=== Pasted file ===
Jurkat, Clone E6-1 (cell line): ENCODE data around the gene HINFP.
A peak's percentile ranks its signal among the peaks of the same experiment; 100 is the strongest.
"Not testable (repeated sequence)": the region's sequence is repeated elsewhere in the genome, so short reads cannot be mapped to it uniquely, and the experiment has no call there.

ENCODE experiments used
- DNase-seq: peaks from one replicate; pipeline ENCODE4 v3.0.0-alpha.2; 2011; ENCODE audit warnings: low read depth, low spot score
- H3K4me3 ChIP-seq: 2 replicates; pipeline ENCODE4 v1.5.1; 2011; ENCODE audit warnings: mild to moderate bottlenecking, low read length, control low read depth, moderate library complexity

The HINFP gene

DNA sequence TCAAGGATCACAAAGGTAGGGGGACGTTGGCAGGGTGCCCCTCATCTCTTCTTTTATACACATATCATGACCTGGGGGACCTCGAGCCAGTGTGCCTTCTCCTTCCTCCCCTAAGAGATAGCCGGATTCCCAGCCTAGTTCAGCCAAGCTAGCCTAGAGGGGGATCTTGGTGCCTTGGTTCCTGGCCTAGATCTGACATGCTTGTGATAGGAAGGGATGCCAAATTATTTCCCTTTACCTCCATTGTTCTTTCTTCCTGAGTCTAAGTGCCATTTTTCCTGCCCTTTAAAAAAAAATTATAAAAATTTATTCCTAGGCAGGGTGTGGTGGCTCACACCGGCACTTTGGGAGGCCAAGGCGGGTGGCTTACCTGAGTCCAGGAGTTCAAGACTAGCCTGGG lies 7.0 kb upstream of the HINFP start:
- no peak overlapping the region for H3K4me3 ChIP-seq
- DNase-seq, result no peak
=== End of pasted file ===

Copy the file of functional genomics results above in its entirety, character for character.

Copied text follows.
Jurkat, Clone E6-1 (cell line): ENCODE data around the gene HINFP.
A peak's percentile ranks its signal among the peaks of the same experiment; 100 is the strongest.
"Not testable (repeated sequence)": the region's sequence is repeated elsewhere in the genome, so short reads cannot be mapped to it uniquely, and the experiment has no call there.

ENCODE experiments used
- DNase-seq: peaks from one replicate; pipeline ENCODE4 v3.0.0-alpha.2; 2011; ENCODE audit warnings: low read depth, low spot score
- H3K4me3 ChIP-seq: 2 replicates; pipeline ENCODE4 v1.5.1; 2011; ENCODE audit warnings: mild to moderate bottlenecking, low read length, control low read depth, moderate library complexity

The HINFP gene

DNA sequence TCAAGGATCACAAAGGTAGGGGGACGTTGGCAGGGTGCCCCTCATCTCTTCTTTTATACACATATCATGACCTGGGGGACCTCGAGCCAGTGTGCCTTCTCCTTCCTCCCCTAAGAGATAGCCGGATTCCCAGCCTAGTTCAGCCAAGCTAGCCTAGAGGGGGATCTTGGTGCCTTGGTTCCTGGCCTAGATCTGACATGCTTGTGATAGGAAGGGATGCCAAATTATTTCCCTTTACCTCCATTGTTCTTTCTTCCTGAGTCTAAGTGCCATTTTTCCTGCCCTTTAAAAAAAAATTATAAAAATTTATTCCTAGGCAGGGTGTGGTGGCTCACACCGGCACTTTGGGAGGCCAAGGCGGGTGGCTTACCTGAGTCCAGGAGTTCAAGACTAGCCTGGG lies 7.0 kb upstream of the HINFP start:
- no peak overlapping the region for H3K4me3 ChIP-seq
- DNase-seq, result no peak